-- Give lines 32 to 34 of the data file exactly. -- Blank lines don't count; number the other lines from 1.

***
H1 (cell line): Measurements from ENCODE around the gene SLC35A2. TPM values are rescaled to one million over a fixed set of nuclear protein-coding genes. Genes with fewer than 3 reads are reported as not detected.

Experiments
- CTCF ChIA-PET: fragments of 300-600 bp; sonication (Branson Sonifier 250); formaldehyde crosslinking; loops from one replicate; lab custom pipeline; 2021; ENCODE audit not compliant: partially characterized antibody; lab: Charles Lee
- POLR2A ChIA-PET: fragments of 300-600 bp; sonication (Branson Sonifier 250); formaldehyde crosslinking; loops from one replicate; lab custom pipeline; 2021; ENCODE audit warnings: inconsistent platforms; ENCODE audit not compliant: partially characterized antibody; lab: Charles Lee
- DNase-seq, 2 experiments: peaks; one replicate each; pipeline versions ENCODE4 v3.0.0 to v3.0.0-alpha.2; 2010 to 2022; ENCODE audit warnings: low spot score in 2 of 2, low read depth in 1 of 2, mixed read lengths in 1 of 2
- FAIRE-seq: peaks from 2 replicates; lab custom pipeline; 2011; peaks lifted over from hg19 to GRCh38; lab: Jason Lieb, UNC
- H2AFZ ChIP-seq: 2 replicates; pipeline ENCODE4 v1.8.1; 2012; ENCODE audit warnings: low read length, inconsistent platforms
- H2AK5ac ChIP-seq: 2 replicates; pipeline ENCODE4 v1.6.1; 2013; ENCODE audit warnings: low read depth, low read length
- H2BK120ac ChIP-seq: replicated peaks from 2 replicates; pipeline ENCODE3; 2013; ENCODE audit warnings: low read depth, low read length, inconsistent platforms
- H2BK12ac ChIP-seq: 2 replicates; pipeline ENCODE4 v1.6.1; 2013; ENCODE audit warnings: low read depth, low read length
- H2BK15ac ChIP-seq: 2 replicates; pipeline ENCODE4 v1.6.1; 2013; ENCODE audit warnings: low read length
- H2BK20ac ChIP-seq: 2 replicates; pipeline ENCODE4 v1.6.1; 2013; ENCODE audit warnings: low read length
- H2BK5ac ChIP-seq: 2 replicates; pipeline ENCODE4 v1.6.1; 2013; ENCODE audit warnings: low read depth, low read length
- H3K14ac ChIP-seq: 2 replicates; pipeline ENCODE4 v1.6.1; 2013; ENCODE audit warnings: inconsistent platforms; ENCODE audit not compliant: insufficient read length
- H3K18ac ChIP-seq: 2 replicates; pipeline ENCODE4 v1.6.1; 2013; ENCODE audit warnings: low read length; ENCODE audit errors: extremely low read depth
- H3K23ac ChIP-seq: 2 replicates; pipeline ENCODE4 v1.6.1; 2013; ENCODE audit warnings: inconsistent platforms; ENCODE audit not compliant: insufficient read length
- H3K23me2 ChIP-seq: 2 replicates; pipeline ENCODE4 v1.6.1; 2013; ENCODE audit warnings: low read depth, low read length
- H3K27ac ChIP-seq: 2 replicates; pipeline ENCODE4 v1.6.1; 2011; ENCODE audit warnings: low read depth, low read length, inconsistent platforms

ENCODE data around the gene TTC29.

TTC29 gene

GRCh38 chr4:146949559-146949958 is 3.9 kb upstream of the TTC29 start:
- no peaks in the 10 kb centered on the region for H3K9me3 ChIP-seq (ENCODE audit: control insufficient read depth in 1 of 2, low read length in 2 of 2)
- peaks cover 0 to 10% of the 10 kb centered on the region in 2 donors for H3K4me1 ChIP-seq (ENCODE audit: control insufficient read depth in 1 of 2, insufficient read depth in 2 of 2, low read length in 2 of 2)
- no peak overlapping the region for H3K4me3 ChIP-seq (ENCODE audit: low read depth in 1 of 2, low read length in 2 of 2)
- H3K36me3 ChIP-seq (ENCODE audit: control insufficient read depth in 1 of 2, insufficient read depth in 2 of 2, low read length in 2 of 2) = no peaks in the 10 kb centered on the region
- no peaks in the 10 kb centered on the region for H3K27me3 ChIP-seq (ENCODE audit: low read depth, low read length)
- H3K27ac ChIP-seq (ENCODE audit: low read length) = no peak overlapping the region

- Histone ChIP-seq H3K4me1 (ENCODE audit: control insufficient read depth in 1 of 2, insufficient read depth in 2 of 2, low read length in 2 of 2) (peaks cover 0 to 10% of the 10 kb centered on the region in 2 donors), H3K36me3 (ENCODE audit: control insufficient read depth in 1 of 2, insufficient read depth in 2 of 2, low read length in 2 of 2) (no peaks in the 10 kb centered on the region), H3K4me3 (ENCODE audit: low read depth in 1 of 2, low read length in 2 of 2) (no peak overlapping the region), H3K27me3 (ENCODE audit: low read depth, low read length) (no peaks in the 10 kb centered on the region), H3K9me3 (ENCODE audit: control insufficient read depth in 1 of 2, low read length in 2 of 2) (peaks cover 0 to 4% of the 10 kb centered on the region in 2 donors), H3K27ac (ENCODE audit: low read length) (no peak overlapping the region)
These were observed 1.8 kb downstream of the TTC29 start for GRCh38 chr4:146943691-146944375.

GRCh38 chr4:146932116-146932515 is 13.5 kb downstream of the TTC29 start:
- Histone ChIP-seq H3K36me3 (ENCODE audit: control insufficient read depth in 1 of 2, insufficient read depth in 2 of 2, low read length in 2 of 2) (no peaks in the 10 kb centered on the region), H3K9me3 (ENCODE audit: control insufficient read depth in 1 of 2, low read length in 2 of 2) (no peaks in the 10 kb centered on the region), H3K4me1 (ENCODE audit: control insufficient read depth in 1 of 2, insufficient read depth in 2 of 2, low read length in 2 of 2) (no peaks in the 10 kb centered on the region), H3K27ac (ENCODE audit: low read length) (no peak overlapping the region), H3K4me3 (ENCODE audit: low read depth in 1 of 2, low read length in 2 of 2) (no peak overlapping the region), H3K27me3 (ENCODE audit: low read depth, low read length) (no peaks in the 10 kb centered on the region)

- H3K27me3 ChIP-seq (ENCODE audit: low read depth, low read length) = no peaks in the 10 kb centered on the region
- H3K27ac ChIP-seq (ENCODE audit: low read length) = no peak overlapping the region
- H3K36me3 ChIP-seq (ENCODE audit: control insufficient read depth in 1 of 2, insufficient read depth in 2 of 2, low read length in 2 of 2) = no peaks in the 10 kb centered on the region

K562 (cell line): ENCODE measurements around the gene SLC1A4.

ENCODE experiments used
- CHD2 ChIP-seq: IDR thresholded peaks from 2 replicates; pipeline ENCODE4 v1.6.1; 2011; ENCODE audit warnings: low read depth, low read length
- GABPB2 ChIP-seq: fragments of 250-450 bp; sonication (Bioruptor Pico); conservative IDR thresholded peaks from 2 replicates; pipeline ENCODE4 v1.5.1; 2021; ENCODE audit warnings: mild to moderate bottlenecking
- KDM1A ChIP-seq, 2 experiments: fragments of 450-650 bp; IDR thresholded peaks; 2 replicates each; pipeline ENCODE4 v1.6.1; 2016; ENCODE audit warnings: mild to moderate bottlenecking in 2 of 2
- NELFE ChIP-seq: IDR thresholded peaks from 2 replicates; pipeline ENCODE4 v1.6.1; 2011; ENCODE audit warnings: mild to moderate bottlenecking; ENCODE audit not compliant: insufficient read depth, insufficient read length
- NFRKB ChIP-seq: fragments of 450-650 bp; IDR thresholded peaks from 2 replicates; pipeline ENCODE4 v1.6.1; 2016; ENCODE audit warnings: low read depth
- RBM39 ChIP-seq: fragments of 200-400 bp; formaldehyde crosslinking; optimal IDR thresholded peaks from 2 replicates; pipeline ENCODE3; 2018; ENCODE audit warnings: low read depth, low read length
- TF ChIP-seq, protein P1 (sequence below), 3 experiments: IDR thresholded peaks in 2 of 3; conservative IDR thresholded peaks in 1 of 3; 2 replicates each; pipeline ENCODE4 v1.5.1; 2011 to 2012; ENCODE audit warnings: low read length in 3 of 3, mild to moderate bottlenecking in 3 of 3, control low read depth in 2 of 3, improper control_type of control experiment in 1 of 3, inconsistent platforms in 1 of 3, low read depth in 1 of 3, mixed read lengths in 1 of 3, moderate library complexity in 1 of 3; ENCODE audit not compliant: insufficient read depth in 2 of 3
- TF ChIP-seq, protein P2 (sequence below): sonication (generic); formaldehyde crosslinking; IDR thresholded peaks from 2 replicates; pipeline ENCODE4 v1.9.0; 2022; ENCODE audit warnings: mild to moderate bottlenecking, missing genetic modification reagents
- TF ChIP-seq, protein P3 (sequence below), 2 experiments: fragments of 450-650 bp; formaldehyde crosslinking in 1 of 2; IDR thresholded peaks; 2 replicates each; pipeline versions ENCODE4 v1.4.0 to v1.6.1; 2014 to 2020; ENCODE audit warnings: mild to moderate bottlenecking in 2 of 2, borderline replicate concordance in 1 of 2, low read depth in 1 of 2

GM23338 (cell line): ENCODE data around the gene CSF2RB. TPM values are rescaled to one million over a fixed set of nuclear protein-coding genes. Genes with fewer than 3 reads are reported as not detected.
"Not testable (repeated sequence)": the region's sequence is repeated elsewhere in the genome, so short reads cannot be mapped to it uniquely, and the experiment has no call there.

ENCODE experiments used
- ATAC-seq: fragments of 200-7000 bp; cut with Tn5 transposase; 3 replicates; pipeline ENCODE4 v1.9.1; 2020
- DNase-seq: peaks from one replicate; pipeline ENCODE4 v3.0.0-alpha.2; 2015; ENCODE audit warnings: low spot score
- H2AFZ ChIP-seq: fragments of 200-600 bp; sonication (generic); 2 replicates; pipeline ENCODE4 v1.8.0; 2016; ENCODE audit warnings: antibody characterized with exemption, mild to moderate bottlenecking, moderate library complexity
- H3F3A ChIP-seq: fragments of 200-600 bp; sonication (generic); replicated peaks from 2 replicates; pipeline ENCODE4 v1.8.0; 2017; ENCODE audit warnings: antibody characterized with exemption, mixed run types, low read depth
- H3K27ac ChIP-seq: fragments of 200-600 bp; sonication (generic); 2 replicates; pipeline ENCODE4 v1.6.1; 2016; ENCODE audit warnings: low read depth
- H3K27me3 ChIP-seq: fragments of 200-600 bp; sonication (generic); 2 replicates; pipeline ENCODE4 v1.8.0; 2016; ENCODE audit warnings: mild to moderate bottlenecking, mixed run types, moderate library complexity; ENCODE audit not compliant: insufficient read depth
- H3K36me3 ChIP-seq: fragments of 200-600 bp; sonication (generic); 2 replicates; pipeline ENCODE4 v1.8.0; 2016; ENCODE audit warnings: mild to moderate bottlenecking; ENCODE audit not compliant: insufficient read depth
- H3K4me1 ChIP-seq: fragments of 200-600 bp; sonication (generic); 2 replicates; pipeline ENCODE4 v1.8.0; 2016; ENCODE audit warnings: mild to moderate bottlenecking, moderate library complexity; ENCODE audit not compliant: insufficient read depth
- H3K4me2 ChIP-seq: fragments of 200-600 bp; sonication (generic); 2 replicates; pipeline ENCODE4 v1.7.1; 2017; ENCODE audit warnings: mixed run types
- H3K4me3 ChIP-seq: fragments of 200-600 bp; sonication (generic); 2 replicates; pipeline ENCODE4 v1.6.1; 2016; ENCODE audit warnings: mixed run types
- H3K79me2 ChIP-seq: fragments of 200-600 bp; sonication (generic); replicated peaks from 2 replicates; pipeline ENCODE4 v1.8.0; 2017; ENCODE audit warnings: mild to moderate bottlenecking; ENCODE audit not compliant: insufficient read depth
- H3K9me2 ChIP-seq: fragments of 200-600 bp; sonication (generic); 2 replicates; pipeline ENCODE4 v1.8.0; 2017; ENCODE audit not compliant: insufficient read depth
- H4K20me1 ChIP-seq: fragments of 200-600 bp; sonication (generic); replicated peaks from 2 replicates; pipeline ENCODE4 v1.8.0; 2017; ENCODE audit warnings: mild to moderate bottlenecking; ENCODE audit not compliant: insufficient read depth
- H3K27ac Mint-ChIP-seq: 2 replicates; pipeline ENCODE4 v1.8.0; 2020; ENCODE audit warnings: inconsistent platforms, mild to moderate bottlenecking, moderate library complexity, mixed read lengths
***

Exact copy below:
- H3K27me3 ChIP-seq (ENCODE audit: low read depth, low read length) = no peaks in the 10 kb centered on the region
- H3K27ac ChIP-seq (ENCODE audit: low read length) = no peak overlapping the region
- H3K36me3 ChIP-seq (ENCODE audit: control insufficient read depth in 1 of 2, insufficient read depth in 2 of 2, low read length in 2 of 2) = no peaks in the 10 kb centered on the region